I’ve written before about how I enjoy following the Colorado Rockies. Not only are they fun to watch, but their roster and farm system are stacked with young and young-ish players. I am openly jealous about this aspect of the Rockies. As a Yankee fan, I’m used to seeing promising young players shipped off for established veterans before they get a chance to prove themselves. I’m not complaining – the Yankees are pretty good, last I checked – but I am enjoying watching the young Rockies mature and develop as they gain more experience. I’m also paying particularly close attention to the team because I’ve been telling anyone who will listen to me (a dwindling group, I admit) that the Rockies are going to win their division. I like being right more than I like the Rockies, so I’ve kept up with their roster moves about as much as I do with the Yankees. And over the last month, I’ve been particularly baffled by what the team is doing with Jhoulys Chacin.
I’m guessing, perhaps erroneously, that you haven’t heard of Jhoulys Chacin. That is forgivable. After all, it’s tough for Rockies pitchers not named Ubaldo Jimenez to get any publicity in 2010. But the 22-year-old Chacin has quietly had a very good season. In all 12 of his starts, from May 2nd to July 2nd (this will become relevant shortly), Chacin posted a 3.64 ERA in 71.2 IP, averaging over a strikeout per inning and holding opposing hitters to a .668 OPS. He retired righties and lefties with roughly equal skill and did not benefit or suffer from any particular luck; his 3.64 ERA was fully supported by his peripheral statistics. In short, Chacin has been a legitimately good pitcher this season.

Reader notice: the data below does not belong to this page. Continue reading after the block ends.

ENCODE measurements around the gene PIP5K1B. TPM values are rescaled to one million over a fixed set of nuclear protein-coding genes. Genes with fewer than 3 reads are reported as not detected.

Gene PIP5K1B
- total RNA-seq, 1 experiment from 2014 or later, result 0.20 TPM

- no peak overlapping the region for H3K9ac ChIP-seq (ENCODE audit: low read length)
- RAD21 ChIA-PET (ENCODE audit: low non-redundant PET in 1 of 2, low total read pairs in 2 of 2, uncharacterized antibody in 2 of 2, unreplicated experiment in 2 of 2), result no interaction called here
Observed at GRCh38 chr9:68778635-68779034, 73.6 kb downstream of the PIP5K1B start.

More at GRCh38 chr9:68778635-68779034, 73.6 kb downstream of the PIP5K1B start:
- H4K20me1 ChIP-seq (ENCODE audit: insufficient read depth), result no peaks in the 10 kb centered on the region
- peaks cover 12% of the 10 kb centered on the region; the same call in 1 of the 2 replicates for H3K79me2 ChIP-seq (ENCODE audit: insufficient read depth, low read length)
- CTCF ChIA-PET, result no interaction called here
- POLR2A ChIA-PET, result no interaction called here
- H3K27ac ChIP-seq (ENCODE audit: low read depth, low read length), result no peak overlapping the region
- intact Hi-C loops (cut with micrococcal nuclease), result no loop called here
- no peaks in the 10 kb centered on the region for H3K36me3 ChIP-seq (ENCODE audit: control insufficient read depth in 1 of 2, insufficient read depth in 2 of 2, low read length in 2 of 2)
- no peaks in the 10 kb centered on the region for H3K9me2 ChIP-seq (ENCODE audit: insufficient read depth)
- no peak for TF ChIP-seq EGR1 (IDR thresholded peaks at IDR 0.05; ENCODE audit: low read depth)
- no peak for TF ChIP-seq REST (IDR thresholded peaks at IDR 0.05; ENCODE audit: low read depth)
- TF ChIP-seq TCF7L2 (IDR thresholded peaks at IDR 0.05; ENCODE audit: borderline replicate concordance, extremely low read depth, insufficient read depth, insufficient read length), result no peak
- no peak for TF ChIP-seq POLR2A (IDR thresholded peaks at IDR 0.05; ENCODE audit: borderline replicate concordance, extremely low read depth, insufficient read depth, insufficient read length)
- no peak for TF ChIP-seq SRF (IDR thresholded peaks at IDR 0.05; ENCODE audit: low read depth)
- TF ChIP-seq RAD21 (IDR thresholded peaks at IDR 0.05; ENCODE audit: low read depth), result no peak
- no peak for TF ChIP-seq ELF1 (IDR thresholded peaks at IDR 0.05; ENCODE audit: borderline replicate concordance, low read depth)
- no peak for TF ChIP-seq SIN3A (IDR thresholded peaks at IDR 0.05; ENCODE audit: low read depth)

Then, on July 6th, Chacin was sent to the bullpen to make room for Jorge de la Rosa in the rotation. This seemed like an odd move to me at the time. The 29-year-old de la Rosa certainly deserved a spot in the rotation after providing the Rockies with 185 innings of 3.76 xFIP ball in 2009, which included a career-high strikeout rate and the best command of his career. But giving him an opportunity at Chacin’s expense was unusual. Not totally indefensible, but unusual.
Things got weirder today. The Rockies sent Chacin down to Triple-A to make room for Taylor Buchholz in the bullpen. Buchholz, who hasn’t pitched in the majors since 2008 because of Tommy John surgery, has performed well in rehab appearances and may still resume a once-promising career. But again, the Rockies demoting Chacin yet again in favor of a recently-injured (and quite possibly inferior, in both cases) pitcher is incredibly odd. The report suggests that the Rockies want to give Chacin regular starts to keep him stretched out in case one of the organization’s major league starters falters, which isn’t a ridiculous idea. Still, that logic is questionable. Both Aaron Cook and Jeff Francis have pitched worse than Chacin this season. Cook is still inducing lots of grounders – a useful skill at Coors Field – but has struggled with his command, giving him a fringy 4.74 xFIP. Francis’ 4.14 xFIP is much more tolerable, but like Buchholz, he hasn’t pitched since 2008 and his effectiveness is closely tied to his defense’s ability. Ultimately, Chacin has pitched better than both. And given that Chacin threw over 120 innings in 2009, he should be able to throw 170 or so this season, so these moves aren’t designed to protect his arm. It’s hard to figure out what these moves are designed to do, really.
With Jorge de la Rosa returning, the Rockies had an opportunity to assemble a deep and balanced starting rotation. They could have simply sent Cook to the bullpen, making the rotation Jimenez, de la Rosa, Chacin, Jason Hammel, and Francis. The xFIPs of that staff are, respectively: 3.69, 3.94, 3.82, 3.72, 4.14. That’s a pretty darn good rotation. Instead, Cook remains in the rotation at Chacin’s expense. And while Cook is not a bad pitcher, the difference between five Cook starts and five Chacin starts (let’s assume that the Rockies will come to their senses fairly quickly) is significant in a tight divisional race. Maybe I’m missing something, but from afar, it seems like the Rockies just passed up a chance to add a win or two to their season total.